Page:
To most of the team, it came as a complete surprise.
As Penn State finished Monday's practice schedule, Bill O'Brien announced there would be an amendment to the evening's itinerary. Would it be an extra walk-through? A night-time team run?
No, it was a twilight tour of Beaver Stadium.
With O'Brien as tour guide, he and the team walked through almost the entirety of the 108,000-seat stadium. As they passed murals of former Nittany Lion players and coaches, like someone who had been a lifelong fan of Penn State, O'Brien rattled off short biographies of nearly everyone -- Hugo Bezdek, Bob Higgins, Rip Engle, Joe Paterno. The list goes on.
O'Brien taught them about Wally Triplett, the great Penn State running back who became the first African American drafted into the NFL and play for a team. And he certainly didn't leave out the origination of the famous "We Are" chant, and Tripplett's, Dennie Hoggard's and Steve Suhey's role in creating it.
He read a speech that was written by Heisman Trophy winner John Cappelletti. He showed them one of Engle's old playbooks, and they discussed the evolution of the game. He told them about former linebacker Buddy Tesner and how he founded the Lettermen's Club. He praised recent Penn State greats like Tamba Hali, Jared Odrick, and even Michael Mauti and Matt McGloin.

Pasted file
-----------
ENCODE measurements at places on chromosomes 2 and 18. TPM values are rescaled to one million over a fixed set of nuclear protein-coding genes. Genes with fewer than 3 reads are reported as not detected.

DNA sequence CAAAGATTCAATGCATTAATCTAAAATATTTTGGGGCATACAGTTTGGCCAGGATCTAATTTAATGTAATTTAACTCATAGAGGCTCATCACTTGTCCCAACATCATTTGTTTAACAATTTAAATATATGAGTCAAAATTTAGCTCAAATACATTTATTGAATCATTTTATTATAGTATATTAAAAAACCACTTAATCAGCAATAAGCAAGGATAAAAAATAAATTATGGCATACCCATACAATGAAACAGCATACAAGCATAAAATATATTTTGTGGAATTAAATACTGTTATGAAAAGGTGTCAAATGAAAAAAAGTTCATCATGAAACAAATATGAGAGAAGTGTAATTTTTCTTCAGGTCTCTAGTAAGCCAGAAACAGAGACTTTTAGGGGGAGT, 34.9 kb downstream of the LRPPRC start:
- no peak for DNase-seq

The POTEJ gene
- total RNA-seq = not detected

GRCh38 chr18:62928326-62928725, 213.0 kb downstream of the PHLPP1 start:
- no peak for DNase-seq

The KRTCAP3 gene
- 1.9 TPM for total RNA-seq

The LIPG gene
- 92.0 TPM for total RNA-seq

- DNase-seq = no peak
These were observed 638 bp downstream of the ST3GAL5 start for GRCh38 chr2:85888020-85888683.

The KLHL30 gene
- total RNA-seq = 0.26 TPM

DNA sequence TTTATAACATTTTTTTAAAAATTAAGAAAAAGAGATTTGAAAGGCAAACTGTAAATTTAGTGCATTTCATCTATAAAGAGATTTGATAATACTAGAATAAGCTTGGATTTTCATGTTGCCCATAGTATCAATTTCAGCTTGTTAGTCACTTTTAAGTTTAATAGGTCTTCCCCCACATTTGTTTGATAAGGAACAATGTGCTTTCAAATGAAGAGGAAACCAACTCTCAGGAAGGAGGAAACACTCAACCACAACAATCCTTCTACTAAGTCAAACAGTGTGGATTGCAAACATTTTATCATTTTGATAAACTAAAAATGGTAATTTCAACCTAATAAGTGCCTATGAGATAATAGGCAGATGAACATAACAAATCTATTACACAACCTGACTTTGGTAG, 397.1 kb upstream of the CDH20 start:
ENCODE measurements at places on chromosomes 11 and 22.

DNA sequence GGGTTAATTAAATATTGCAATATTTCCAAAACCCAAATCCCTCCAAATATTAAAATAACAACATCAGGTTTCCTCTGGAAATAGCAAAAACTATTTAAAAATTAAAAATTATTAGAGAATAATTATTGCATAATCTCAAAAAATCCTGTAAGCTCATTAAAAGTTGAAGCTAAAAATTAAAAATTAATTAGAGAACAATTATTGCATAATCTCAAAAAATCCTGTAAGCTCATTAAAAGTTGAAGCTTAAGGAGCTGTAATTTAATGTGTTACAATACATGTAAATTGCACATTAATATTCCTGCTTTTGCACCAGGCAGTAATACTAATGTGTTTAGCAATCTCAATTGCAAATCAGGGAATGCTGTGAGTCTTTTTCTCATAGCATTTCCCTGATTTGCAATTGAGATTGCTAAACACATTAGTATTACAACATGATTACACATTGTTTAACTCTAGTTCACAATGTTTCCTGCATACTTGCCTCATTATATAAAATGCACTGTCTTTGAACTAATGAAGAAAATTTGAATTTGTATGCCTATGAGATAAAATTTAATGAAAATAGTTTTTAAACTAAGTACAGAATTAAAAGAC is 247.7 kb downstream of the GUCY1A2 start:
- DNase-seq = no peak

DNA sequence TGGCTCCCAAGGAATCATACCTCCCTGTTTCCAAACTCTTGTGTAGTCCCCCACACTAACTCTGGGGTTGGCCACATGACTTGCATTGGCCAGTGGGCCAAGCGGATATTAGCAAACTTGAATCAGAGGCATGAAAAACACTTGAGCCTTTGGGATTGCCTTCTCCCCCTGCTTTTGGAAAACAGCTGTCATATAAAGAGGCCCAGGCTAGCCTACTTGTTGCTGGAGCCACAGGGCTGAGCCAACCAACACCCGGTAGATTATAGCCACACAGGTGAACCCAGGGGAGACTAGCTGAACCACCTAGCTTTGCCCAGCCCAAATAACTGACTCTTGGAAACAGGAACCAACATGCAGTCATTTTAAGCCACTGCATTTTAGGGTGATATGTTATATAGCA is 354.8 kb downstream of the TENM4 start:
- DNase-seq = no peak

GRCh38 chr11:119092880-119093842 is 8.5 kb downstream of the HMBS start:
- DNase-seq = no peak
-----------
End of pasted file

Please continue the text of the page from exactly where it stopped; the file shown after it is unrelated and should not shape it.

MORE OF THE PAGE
Though he's only been affiliated with university for one season, going on two, O'Brien is well-versed in Penn State history. And the players recognized it.
"I was pretty impressed," said linebacker Glenn Carson. "He would do pretty well in a Penn State trivia game."
In fact, defensive tackle DaQuan Jones had to make sure that O'Brien wasn't using a cheat sheet.
"I was looking to see if he was holding a piece of paper," Jones laughed. "He had a couple little notes, but they really weren't too detailed."
Not only were the veterans impressed with O'Brien's knowledge of Penn State history, but they also felt that it was important to openly discuss it among the team.
"It was really great," Carson added. "It was something that I think we should've done in years past because a lot of people know about the tradition, but just to walk around [the stadium], you can feel the tradition and the history of Penn State and how important putting on that jersey is."
Tight end Matt Lehman transferred to Penn State before the 2011 season. Though he was already familiar with many aspects of Penn State's tradition, he doesn't mind going back and reliving some of the program's finest moments.
"I'm kind of a history buff myself," he said. "When I started out at Shippensburg University, I was actually a history major so I thought it was really cool to go up there and learn about the history of Penn State. … When you put the jersey on, think about all the guys who wore the number before us, the history behind it and what it means to be a Penn Stater."
The tour began in the All-Sports Museum, moved to the locker room and then to the letterman's lounge. They went downstairs where they passed the murals, where O'Brien talked about earning a degree from Brown, just like Paterno.
Next they walked out of the tunnel and onto the field in a dark cavernous, empty Beaver Stadium. Then against the dark backdrop, the big screen lit up the field with a highlight video that featured clips of the greatest players and moments in Penn State history.
Defensive back and holder Ryan Keiser called it the highlight of preseason camp.
"Just being together as a team and jelling," he said. "We're coming together, I think. We're really starting to get going."